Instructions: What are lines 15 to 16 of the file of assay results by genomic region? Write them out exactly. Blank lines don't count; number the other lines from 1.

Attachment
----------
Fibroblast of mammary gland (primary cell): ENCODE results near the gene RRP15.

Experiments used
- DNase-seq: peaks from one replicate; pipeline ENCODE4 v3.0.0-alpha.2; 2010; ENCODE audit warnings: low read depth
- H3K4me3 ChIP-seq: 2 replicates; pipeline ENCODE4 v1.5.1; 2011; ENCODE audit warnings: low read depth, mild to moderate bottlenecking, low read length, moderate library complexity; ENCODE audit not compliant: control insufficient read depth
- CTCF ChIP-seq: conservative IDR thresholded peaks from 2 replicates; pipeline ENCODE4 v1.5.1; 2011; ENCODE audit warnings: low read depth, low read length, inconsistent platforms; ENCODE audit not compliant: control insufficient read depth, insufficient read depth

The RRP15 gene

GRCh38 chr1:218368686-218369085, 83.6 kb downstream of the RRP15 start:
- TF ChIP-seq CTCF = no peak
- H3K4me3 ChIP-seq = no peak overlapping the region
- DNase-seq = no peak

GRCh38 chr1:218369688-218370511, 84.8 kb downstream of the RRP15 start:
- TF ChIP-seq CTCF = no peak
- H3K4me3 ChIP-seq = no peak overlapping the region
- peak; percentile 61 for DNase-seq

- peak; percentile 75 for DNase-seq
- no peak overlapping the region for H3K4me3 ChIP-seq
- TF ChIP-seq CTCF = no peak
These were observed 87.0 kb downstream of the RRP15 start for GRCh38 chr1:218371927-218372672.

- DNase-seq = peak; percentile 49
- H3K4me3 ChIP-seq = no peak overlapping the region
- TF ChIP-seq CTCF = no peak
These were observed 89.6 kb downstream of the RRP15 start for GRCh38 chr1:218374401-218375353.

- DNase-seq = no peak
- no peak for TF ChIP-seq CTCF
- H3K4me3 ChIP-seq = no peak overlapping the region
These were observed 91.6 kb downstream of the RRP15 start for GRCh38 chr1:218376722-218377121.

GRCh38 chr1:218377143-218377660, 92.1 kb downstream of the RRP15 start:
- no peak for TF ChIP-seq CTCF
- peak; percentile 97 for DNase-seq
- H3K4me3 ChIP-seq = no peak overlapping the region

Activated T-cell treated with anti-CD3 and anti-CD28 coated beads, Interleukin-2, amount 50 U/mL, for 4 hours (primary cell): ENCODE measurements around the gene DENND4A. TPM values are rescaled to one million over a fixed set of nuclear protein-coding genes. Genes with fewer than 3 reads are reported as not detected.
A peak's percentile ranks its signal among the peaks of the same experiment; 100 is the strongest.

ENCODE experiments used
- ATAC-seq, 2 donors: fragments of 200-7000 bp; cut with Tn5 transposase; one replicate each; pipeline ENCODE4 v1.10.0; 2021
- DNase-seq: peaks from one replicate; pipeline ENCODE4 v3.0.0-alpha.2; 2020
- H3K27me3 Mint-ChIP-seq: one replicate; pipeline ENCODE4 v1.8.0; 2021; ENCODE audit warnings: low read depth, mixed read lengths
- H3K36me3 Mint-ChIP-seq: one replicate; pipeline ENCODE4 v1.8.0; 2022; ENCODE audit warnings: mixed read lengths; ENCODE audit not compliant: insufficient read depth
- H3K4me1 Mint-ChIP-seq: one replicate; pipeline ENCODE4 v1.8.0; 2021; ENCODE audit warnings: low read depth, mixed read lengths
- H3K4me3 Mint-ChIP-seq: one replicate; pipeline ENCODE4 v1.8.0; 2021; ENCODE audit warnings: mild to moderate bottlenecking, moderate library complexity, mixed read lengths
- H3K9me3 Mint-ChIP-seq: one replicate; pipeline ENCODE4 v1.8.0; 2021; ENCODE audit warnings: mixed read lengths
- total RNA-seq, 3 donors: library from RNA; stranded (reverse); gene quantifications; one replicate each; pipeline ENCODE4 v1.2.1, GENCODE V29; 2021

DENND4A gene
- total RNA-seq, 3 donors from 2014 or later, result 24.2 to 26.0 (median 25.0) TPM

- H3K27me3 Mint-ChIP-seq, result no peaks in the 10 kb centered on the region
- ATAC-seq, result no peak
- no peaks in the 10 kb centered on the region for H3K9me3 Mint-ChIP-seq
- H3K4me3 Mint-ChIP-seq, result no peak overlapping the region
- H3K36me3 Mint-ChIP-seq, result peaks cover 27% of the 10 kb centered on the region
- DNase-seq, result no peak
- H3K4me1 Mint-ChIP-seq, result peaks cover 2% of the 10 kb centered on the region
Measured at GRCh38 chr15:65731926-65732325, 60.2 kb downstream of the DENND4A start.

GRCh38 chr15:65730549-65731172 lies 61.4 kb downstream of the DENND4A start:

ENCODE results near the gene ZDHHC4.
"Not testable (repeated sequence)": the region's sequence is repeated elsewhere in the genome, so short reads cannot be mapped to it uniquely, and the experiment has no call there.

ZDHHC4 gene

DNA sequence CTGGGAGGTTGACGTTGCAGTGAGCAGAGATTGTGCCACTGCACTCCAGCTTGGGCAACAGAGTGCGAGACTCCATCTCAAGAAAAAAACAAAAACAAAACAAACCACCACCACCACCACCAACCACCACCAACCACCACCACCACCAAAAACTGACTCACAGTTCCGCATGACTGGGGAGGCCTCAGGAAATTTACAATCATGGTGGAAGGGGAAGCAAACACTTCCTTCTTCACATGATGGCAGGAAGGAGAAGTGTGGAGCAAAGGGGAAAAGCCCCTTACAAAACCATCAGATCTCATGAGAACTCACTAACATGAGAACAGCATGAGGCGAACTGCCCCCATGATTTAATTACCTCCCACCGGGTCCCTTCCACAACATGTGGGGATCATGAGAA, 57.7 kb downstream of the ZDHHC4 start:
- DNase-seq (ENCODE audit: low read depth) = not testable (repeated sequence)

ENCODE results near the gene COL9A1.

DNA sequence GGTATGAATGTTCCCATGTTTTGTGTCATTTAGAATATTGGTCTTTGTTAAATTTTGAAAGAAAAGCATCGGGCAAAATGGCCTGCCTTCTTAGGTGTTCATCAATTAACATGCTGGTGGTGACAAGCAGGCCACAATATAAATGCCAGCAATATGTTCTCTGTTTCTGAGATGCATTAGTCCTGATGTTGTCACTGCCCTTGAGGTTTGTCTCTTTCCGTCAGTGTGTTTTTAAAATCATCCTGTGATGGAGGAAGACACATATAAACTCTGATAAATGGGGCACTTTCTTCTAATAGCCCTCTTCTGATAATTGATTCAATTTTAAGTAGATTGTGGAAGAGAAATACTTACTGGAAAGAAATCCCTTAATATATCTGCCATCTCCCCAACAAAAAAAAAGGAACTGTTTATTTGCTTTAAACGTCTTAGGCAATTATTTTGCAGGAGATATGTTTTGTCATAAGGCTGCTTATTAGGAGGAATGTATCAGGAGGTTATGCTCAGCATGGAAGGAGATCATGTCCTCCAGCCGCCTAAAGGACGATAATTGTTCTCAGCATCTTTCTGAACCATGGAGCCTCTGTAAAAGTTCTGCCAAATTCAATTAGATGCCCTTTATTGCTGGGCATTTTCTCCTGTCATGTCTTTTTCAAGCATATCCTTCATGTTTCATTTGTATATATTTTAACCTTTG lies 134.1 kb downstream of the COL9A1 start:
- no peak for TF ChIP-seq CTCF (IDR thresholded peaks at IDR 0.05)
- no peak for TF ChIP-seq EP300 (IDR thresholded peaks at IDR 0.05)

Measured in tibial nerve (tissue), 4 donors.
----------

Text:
- peak; percentile 75 for DNase-seq
- no peak overlapping the region for H3K4me3 ChIP-seq